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The Ops. Doctor is a program that can increase a carrier's bottom line while improving its equipment utilization and overall efficiency.  Carriers desire to improve their gross margins but may not recognize the overlooked actions necessary to effect substantive improvement.  The old adage states "keep doing what you are doing and you will keep getting what you are getting"

The key to major increases in gross margin is the ability to change procedures, policies and perhaps people.  People, especially employees, are often uncomfortable with change and will resist attempts to alter their routines at work.  Employees organize their day and develop habits to make their work go easier and more predictable.  Adhering to long held policies and procedures can feel more secure than challenging the current system with new ideas and concepts.  Technology is continuously improving and evolving market conditions necessitate that we change or fall behind competitors that are advancing.

Workers may have opinions or perform in a manner that differs or contradicts the objectives set forth by upper management.  They may honestly believe and/or give the impression they are doing a good job when, in effect, they are actually being counterproductive.

In order for owners and senior management to take action to improve gross margins they must be aware of and recognize the obstacles impeding their progress to greater profitability.  No one can correct a problem they do not know exists.  Relying on internal company analysis may not improve gross margins or it would have already done so.  Dept. Managers and supervisors are often reluctant to draw attention to problems or personnel for which they may be held accountable.  They may not inform senior management and may even "protect their people" or policies from scrutiny.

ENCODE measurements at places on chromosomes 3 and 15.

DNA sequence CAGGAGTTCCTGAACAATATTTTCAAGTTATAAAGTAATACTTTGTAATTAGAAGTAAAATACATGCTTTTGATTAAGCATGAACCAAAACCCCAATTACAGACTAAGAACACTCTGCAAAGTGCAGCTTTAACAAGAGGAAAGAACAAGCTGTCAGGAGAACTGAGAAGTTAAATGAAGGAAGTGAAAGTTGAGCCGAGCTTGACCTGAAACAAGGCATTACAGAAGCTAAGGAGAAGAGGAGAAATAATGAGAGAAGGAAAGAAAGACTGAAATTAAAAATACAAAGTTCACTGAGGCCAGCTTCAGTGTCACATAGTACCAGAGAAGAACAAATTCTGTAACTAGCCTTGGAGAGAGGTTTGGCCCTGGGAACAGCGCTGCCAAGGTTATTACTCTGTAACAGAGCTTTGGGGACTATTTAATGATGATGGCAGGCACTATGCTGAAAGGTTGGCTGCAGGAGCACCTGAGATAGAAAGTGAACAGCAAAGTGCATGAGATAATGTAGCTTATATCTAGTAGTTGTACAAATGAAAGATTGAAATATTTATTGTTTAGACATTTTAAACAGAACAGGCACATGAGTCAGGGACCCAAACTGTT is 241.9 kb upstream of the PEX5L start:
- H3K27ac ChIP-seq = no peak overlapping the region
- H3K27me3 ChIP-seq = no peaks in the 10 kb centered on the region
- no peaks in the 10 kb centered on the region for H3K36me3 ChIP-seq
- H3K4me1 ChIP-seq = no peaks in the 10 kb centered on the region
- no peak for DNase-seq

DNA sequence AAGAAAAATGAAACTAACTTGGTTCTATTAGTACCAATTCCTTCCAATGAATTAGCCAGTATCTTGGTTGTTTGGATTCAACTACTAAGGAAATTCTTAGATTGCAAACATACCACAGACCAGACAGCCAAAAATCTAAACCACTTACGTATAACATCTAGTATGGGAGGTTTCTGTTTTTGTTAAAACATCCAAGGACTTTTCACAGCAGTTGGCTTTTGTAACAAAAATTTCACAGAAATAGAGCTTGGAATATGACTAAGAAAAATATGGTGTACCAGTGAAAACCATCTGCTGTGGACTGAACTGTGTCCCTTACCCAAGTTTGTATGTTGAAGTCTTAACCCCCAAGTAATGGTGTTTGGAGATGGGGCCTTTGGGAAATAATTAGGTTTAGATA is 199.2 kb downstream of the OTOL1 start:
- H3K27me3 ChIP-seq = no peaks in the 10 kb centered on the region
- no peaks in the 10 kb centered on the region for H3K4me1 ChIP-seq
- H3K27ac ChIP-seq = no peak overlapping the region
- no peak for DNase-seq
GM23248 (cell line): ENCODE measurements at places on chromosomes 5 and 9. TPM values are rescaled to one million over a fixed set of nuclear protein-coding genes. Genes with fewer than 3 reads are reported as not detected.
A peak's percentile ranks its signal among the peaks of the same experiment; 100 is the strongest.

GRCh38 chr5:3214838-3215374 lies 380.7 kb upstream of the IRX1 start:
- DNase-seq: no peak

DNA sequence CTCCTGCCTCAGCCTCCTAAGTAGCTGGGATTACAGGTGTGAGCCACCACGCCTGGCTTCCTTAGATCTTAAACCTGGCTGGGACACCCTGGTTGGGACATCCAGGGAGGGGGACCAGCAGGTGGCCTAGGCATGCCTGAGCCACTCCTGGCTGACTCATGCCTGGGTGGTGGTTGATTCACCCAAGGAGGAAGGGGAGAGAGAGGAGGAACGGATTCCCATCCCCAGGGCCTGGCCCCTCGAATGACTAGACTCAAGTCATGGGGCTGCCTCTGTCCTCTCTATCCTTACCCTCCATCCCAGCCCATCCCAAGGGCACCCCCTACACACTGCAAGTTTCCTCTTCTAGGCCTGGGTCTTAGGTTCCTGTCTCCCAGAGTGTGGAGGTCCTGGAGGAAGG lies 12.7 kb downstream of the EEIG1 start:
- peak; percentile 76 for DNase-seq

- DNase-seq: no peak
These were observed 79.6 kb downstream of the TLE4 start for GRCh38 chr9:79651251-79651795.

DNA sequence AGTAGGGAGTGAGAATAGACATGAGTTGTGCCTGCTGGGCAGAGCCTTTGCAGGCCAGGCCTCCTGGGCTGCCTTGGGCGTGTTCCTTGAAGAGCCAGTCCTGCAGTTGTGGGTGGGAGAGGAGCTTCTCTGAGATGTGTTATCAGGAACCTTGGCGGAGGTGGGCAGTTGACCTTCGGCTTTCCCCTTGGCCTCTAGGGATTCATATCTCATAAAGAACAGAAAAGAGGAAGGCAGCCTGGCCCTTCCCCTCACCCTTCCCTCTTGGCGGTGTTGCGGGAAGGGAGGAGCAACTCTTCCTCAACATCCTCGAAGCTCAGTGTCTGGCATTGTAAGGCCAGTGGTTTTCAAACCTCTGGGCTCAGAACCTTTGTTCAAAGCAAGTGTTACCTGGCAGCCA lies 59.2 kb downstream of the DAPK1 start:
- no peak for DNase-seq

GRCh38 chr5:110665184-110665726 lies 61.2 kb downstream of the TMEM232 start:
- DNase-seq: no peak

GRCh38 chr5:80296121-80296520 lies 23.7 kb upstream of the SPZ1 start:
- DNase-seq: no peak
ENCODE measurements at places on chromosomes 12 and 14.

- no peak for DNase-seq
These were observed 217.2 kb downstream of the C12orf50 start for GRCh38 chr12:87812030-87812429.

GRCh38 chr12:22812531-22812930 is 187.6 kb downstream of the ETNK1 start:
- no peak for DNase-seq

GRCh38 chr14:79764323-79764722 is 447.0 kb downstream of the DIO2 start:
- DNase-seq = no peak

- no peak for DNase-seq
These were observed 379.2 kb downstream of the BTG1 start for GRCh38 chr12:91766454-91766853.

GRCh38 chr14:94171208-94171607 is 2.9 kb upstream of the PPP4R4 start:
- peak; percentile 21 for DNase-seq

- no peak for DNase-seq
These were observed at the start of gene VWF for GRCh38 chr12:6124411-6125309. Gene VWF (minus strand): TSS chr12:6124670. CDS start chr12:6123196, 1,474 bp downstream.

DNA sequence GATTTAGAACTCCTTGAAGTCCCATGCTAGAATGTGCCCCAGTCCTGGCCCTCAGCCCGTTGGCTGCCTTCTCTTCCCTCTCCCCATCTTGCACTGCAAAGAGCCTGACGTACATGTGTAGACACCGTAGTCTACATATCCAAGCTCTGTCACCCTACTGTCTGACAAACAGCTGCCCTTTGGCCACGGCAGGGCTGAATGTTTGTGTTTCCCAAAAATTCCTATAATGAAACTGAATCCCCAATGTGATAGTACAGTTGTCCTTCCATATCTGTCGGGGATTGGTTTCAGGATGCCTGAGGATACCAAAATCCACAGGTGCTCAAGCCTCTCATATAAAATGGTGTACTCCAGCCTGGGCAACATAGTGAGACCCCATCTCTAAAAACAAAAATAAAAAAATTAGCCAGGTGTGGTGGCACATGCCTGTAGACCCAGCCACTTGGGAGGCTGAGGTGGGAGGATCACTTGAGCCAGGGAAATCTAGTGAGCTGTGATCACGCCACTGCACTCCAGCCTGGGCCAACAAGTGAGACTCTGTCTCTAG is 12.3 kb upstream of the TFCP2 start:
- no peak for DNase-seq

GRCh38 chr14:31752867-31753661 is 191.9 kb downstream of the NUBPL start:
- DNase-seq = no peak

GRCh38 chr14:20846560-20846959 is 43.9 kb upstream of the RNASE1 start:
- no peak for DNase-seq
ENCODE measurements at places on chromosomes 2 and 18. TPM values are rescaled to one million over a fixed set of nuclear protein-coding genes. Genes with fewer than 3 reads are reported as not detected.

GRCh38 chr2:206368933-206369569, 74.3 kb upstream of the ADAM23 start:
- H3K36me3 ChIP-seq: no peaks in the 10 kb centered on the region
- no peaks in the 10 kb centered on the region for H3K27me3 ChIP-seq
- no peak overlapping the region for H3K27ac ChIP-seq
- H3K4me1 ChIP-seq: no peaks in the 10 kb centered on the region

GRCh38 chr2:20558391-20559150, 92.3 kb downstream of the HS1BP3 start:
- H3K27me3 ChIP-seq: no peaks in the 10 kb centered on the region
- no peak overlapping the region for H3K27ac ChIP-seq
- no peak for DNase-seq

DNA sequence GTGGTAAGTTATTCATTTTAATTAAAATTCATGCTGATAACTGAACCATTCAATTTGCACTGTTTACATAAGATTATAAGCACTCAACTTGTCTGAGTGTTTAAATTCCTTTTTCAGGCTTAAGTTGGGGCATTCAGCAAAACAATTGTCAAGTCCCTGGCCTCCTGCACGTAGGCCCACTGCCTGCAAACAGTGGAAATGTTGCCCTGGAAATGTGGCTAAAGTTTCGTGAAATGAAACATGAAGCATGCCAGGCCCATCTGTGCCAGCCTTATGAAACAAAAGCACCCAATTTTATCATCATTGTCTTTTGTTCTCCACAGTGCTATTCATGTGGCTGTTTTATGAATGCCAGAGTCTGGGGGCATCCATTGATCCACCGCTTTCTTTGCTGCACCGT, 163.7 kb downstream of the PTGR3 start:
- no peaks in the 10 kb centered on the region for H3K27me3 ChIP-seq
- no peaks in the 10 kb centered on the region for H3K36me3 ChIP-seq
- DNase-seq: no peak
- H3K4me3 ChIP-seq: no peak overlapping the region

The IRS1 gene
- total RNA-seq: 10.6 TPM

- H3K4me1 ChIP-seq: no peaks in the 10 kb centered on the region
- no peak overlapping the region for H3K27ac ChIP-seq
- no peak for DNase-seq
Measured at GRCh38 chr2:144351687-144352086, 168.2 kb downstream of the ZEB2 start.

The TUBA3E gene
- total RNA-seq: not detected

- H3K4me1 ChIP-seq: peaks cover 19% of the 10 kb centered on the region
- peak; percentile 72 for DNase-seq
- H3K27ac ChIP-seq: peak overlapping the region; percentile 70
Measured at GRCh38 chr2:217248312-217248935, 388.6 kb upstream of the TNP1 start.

A company's financial records are verified by an outside accounting firm in order to ensure correctness and give credibility to their financial statements and tax filings.  Insurance and Safety receive regular audits. The Operations Dept. is responsible for nearly 100% of Accounts Receivable and over 60% of Account Payable (Driver Pay).  Who audits the Ops. Dept.?

As individuals, we submit ourselves for routine medical examinations.  Not because we are ill, but because we need an expert to look for underlying problems that give us no physical discomfort but can, in time, make us seriously ill or kill us.

The Ops. Doctor can do an in depth audit and analysis of a carrier's Operations, including reviewing actual shipment data, procedures and policies.  An onsite assessment of Ops. Personnel, their performance and how they interact as a team can reveal areas for improvement.  A comprehensive plan of action will be presented and explained in detail as to how and where action should be taken to improve gross margins.  Examples of actual shipments will be shown as how they were handled, compared to how they could have been handled with greater gross margin.